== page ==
Research Output

Nationalism and the problem of humanitarian intervention

  In this article we argue that the issue of nationalism has been neglected in much of the academic and policy debate over humanitarian intervention to protect human
rights. Underpinning much of the international relations literature, for example, is a set of taken-for-granted assumptions, which derive some of their force and salience
from the grip of nationalism. Drawing on some of the more critical literature on nationalism that has emerged in recent years, we subject these assumptions to
critical scrutiny, looking in particular at the Westphalian origins of the modern international order; the role of violence in the making of modern nation-states; and
the problematic nature of rights of national self-determination. At the same time, a closer examination of the justifications offered in support of a number of cases of
intervention shows that these still fail to break sufficiently out of a nationalist frame of reference. We conclude with a discussion of the possibilities and difficulties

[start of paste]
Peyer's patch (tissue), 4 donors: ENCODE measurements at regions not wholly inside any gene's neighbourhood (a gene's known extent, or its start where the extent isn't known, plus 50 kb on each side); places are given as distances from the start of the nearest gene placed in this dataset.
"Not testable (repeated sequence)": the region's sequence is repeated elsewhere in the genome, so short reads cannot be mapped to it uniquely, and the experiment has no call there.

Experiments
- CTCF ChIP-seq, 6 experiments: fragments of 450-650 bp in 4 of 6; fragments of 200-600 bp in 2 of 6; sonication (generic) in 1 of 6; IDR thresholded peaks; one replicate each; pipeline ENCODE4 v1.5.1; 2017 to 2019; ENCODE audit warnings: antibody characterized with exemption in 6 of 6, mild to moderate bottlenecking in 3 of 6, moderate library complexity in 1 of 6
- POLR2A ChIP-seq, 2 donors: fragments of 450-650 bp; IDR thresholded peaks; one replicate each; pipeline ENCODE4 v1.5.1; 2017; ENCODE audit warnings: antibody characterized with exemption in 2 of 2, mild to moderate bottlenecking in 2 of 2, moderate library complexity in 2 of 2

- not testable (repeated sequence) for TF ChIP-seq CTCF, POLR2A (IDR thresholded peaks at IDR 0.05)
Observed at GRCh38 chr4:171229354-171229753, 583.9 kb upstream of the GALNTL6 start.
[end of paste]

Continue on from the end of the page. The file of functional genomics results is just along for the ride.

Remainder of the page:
associated with the emergence of new cosmopolitan norms, partially expressed in the principles of the ‘Responsibility to Protect’ of the ICISS. Finally, we argue for a
break from nationalist principles if clear norms of, and support for, humanitarian intervention are to be developed.

  • Type:


  • Date:

    31 October 2007

  • Publication Status:


  • Dewey Decimal Classification:

    172 Political ethics


Spencer, P. & Wollman, H. (2007). Nationalism and the problem of humanitarian intervention


human rights; nationalism; intervention; nation-states; international relations; Westpahlian order;

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